• HTML5 + Javascript (not mentioned in your post). Javascript -- which really isn't related to Java in any way except for the first four letters of its name -- is the current popular language of the Internet. You can do quite a lot with these two combined, but because every browser has their own implementation details and quirks, trying to get a program to run here is often a matter of building for one browser, then fixing the things that are broken in the second browser, then fixing what you broke in the first browser, then fixing it for a third browser and double-checking the first two, then adding another browser, and another.   Every programmer should eventually pick these languages up eventually because they are ubiquitous. It works as a first language, but beware that learning can be quite painful.
  • C# (not mentioned in your post). Works good in Windows with Microsoft's implementation, and with mono it works on most other systems, so it is quite portable. I love this language for quick prototypes and testing out ideas. It has some of the same problems Java has with larger systems and the language's design choices not quite matching what games need, but still a good choice for small hobby projects and personal learning. I recommend it as a first choice.
  • Python (not mentioned in your post). Another good learning language, tools like PyGame can help you build games rapidly.  Inside the professional world python is frequently used for quick scripts and automation tools. Some people recommend it as a first choice, I think it is a good early choice for a second or third language if not your first.


  • Unity.  This isn't a language.  Unity is a game engine where you can write your own scripts that get compiled and run by the engine.  Unity supports three different languages for development: C#, a variant of Javascript, and a variant of Python. Most people who use Unity these days tend to use C#.  Over the past few years they have added 2D support, so you can build 2D and 3D games relatively easy. (They are still a lot of work, easy is relative.) If you want to make games without years of experience, this is a great tool. Many people have built professional quality games with the tool with just a few weeks of effort. It also targets a wide range of systems, including PC, Mac, Linux, and phones/tablets.  Free for most hobby games.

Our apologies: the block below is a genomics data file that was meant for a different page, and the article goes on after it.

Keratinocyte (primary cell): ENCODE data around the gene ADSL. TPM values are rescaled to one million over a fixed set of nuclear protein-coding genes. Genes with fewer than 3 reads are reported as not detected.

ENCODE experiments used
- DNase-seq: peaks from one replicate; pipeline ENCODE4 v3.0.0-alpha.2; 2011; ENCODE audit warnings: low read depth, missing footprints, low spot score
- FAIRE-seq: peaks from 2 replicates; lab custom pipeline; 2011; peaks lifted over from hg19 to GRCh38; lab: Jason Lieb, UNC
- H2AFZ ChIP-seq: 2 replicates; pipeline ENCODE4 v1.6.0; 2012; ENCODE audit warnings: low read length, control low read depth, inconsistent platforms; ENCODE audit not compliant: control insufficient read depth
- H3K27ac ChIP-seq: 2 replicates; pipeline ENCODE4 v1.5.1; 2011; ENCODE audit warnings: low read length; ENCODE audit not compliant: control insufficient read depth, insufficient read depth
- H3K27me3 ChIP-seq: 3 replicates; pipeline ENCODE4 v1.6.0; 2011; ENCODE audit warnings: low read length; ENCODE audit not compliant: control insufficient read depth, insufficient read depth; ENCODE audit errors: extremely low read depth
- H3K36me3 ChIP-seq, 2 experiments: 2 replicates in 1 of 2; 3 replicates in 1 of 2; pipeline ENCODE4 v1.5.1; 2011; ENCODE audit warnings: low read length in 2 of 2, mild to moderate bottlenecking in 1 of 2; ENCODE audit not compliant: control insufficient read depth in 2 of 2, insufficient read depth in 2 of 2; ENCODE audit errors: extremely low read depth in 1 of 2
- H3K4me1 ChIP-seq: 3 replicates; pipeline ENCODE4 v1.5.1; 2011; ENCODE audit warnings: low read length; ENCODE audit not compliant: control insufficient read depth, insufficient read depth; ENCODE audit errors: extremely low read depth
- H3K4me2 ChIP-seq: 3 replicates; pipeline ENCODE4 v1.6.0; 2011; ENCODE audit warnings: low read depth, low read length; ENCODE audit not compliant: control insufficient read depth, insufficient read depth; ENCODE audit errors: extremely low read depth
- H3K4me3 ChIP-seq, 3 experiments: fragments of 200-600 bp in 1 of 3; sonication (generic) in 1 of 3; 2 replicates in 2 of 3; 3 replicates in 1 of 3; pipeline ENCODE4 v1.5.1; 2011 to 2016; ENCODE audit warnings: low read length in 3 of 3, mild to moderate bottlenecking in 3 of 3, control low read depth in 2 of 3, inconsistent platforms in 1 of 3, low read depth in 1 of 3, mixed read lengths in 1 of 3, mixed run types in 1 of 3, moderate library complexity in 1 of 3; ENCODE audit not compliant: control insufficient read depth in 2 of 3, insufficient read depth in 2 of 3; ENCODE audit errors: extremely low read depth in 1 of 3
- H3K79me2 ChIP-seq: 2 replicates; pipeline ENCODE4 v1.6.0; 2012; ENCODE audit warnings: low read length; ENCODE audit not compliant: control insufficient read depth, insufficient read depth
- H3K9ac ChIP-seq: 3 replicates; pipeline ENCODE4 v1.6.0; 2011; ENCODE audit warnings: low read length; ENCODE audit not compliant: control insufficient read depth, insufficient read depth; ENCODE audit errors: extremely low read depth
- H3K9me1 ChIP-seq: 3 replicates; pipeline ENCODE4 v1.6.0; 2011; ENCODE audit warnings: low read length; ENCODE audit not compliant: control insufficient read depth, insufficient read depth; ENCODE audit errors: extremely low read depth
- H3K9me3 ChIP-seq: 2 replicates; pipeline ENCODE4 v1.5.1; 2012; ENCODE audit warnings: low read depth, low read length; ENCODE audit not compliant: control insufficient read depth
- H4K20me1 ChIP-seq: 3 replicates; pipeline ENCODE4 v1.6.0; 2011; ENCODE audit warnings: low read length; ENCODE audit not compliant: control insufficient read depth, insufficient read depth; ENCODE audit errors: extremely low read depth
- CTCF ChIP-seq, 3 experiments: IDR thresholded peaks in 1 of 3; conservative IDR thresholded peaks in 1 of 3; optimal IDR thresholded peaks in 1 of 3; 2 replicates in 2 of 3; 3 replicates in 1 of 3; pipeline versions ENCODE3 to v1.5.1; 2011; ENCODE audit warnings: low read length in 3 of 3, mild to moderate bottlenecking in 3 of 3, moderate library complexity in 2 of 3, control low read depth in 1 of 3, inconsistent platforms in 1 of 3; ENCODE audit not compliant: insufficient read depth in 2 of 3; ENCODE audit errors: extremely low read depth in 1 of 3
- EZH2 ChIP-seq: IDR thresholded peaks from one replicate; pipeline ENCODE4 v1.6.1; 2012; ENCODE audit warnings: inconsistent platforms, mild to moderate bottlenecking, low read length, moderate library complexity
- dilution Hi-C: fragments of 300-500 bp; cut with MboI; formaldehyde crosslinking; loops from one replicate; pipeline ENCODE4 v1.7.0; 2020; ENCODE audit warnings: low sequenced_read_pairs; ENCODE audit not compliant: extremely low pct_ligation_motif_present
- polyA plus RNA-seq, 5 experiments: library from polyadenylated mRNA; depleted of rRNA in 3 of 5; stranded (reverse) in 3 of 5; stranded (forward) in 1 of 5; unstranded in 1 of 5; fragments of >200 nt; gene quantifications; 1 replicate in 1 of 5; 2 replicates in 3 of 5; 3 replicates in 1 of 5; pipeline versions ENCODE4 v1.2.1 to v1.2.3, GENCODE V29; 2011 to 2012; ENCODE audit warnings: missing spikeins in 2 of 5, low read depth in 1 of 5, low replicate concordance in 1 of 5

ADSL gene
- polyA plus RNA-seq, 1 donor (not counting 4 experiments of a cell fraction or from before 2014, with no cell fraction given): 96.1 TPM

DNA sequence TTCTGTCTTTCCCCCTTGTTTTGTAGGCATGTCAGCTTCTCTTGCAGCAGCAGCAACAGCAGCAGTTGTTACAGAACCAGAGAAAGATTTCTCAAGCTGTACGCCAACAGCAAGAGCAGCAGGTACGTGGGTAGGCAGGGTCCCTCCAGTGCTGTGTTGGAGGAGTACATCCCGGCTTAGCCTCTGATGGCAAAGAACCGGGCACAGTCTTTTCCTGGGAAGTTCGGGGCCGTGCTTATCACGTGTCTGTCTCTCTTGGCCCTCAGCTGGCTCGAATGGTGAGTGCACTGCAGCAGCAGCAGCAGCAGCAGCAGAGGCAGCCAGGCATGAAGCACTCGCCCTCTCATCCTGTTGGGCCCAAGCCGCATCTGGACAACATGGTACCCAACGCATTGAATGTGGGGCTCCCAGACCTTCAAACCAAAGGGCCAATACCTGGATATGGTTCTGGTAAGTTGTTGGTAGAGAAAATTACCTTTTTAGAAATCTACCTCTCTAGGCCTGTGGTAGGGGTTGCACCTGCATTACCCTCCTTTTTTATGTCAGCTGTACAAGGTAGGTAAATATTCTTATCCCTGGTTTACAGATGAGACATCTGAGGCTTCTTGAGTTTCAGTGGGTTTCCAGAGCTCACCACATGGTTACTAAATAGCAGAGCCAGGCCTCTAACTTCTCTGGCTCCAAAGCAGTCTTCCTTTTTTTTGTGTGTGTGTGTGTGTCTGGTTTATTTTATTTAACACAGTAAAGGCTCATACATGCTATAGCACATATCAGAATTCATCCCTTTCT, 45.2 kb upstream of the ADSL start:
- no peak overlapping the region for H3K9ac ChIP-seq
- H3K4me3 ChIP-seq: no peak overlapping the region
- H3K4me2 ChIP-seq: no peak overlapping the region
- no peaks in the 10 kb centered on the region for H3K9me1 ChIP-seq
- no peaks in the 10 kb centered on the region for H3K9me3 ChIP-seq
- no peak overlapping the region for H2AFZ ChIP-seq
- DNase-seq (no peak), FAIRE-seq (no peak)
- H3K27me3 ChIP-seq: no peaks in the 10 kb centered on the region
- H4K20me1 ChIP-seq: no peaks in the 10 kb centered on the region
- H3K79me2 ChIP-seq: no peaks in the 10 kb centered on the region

• Unreal Engine (not mentioned in your post). Another popular engine used for many commercial games. It primarily uses C++ for scripts you write, and it also has another system called Blueprints. You can do quite a lot with the built-in functionality, and is often compared against Unity. Both are very powerful, capable engines that are used in major games. Unreal has a longer history of the two. Also free for most hobby games.
  • GameMaker Studio (not mentioned in your post). Another popular game engine, it uses its own language. It can help you build 2D games quickly.
  • Game Salad (not mentioned in your post). Another popular game engine, using its own language. It can also help with 2D games.


There is no wrong answer, except not to do anything.  Pick something.  My current recommendation (that changes every few years) is to learn C# as a language and learn Unity as the game engine. Both have strong community support and are widely used, both have shallow learning curves.